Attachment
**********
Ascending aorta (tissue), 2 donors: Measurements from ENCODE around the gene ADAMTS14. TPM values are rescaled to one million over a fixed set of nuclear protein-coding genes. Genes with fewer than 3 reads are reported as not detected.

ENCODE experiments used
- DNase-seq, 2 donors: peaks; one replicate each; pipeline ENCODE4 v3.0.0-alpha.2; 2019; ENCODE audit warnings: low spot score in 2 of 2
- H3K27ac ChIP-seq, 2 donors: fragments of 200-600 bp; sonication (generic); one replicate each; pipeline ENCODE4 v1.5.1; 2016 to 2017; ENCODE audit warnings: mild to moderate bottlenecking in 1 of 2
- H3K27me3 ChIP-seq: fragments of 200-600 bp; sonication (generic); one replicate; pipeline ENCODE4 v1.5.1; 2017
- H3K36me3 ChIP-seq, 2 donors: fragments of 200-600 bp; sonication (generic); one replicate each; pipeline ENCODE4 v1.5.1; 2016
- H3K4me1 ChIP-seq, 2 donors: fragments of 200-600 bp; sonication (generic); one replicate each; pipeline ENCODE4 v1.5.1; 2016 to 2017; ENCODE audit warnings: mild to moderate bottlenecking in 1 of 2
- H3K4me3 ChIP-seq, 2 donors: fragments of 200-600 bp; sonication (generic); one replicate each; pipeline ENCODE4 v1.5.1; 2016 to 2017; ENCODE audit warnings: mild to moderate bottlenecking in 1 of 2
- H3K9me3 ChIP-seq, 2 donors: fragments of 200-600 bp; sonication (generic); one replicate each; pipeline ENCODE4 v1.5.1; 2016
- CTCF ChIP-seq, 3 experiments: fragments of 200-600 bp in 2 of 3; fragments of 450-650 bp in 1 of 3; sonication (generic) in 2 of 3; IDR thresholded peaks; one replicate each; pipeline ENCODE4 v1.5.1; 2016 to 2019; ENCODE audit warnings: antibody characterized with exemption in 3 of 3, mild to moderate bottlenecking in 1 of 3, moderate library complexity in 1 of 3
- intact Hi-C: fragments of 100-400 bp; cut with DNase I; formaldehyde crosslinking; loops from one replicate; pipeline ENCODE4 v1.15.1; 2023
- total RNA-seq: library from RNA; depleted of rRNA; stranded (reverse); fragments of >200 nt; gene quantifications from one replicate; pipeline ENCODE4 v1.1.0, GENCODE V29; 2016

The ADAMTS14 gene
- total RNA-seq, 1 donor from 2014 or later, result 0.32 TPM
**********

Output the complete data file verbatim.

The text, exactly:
Ascending aorta (tissue), 2 donors: Measurements from ENCODE around the gene ADAMTS14. TPM values are rescaled to one million over a fixed set of nuclear protein-coding genes. Genes with fewer than 3 reads are reported as not detected.

ENCODE experiments used
- DNase-seq, 2 donors: peaks; one replicate each; pipeline ENCODE4 v3.0.0-alpha.2; 2019; ENCODE audit warnings: low spot score in 2 of 2
- H3K27ac ChIP-seq, 2 donors: fragments of 200-600 bp; sonication (generic); one replicate each; pipeline ENCODE4 v1.5.1; 2016 to 2017; ENCODE audit warnings: mild to moderate bottlenecking in 1 of 2
- H3K27me3 ChIP-seq: fragments of 200-600 bp; sonication (generic); one replicate; pipeline ENCODE4 v1.5.1; 2017
- H3K36me3 ChIP-seq, 2 donors: fragments of 200-600 bp; sonication (generic); one replicate each; pipeline ENCODE4 v1.5.1; 2016
- H3K4me1 ChIP-seq, 2 donors: fragments of 200-600 bp; sonication (generic); one replicate each; pipeline ENCODE4 v1.5.1; 2016 to 2017; ENCODE audit warnings: mild to moderate bottlenecking in 1 of 2
- H3K4me3 ChIP-seq, 2 donors: fragments of 200-600 bp; sonication (generic); one replicate each; pipeline ENCODE4 v1.5.1; 2016 to 2017; ENCODE audit warnings: mild to moderate bottlenecking in 1 of 2
- H3K9me3 ChIP-seq, 2 donors: fragments of 200-600 bp; sonication (generic); one replicate each; pipeline ENCODE4 v1.5.1; 2016
- CTCF ChIP-seq, 3 experiments: fragments of 200-600 bp in 2 of 3; fragments of 450-650 bp in 1 of 3; sonication (generic) in 2 of 3; IDR thresholded peaks; one replicate each; pipeline ENCODE4 v1.5.1; 2016 to 2019; ENCODE audit warnings: antibody characterized with exemption in 3 of 3, mild to moderate bottlenecking in 1 of 3, moderate library complexity in 1 of 3
- intact Hi-C: fragments of 100-400 bp; cut with DNase I; formaldehyde crosslinking; loops from one replicate; pipeline ENCODE4 v1.15.1; 2023
- total RNA-seq: library from RNA; depleted of rRNA; stranded (reverse); fragments of >200 nt; gene quantifications from one replicate; pipeline ENCODE4 v1.1.0, GENCODE V29; 2016

The ADAMTS14 gene
- total RNA-seq, 1 donor from 2014 or later, result 0.32 TPM